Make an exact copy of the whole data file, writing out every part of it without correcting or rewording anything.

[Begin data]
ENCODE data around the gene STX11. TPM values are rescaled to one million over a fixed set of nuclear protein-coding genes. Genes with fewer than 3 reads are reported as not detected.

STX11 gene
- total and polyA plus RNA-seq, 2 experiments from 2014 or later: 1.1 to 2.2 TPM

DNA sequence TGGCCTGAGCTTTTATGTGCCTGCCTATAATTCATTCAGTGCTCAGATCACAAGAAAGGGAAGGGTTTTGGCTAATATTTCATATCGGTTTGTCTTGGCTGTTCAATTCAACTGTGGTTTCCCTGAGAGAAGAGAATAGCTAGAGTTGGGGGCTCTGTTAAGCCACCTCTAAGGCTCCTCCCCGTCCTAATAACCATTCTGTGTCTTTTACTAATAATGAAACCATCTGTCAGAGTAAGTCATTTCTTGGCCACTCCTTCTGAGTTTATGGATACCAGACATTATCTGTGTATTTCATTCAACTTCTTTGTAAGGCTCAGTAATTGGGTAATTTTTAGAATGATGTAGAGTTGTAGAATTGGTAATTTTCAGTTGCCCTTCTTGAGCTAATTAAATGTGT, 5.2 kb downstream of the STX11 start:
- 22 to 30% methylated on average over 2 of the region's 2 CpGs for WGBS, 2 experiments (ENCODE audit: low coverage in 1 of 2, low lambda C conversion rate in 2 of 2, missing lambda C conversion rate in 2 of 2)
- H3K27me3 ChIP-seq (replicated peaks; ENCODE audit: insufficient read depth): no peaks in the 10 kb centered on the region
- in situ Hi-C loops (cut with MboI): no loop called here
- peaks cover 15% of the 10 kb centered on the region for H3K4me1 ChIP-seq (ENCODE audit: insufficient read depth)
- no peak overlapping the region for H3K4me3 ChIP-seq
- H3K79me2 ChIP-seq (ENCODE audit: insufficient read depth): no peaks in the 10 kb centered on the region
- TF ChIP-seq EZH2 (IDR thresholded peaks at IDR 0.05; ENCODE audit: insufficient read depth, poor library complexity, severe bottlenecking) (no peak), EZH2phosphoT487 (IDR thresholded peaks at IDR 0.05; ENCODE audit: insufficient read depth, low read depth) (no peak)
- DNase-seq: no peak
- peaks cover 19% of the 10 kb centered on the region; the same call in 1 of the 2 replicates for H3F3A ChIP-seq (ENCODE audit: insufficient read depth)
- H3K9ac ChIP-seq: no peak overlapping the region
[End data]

ENCODE data around the gene STX11. TPM values are rescaled to one million over a fixed set of nuclear protein-coding genes. Genes with fewer than 3 reads are reported as not detected.

STX11 gene
- total and polyA plus RNA-seq, 2 experiments from 2014 or later: 1.1 to 2.2 TPM

DNA sequence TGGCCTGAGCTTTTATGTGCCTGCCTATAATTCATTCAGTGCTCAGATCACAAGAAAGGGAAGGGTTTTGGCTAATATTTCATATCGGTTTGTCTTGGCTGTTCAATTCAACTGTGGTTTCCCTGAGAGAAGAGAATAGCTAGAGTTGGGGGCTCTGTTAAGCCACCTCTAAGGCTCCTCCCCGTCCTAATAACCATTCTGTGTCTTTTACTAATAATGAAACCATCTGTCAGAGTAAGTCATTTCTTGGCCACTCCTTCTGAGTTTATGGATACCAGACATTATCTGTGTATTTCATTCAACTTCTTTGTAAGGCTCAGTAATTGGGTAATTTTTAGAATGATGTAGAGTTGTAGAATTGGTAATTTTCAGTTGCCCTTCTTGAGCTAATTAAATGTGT, 5.2 kb downstream of the STX11 start:
- 22 to 30% methylated on average over 2 of the region's 2 CpGs for WGBS, 2 experiments (ENCODE audit: low coverage in 1 of 2, low lambda C conversion rate in 2 of 2, missing lambda C conversion rate in 2 of 2)
- H3K27me3 ChIP-seq (replicated peaks; ENCODE audit: insufficient read depth): no peaks in the 10 kb centered on the region
- in situ Hi-C loops (cut with MboI): no loop called here
- peaks cover 15% of the 10 kb centered on the region for H3K4me1 ChIP-seq (ENCODE audit: insufficient read depth)
- no peak overlapping the region for H3K4me3 ChIP-seq
- H3K79me2 ChIP-seq (ENCODE audit: insufficient read depth): no peaks in the 10 kb centered on the region
- TF ChIP-seq EZH2 (IDR thresholded peaks at IDR 0.05; ENCODE audit: insufficient read depth, poor library complexity, severe bottlenecking) (no peak), EZH2phosphoT487 (IDR thresholded peaks at IDR 0.05; ENCODE audit: insufficient read depth, low read depth) (no peak)
- DNase-seq: no peak
- peaks cover 19% of the 10 kb centered on the region; the same call in 1 of the 2 replicates for H3F3A ChIP-seq (ENCODE audit: insufficient read depth)
- H3K9ac ChIP-seq: no peak overlapping the region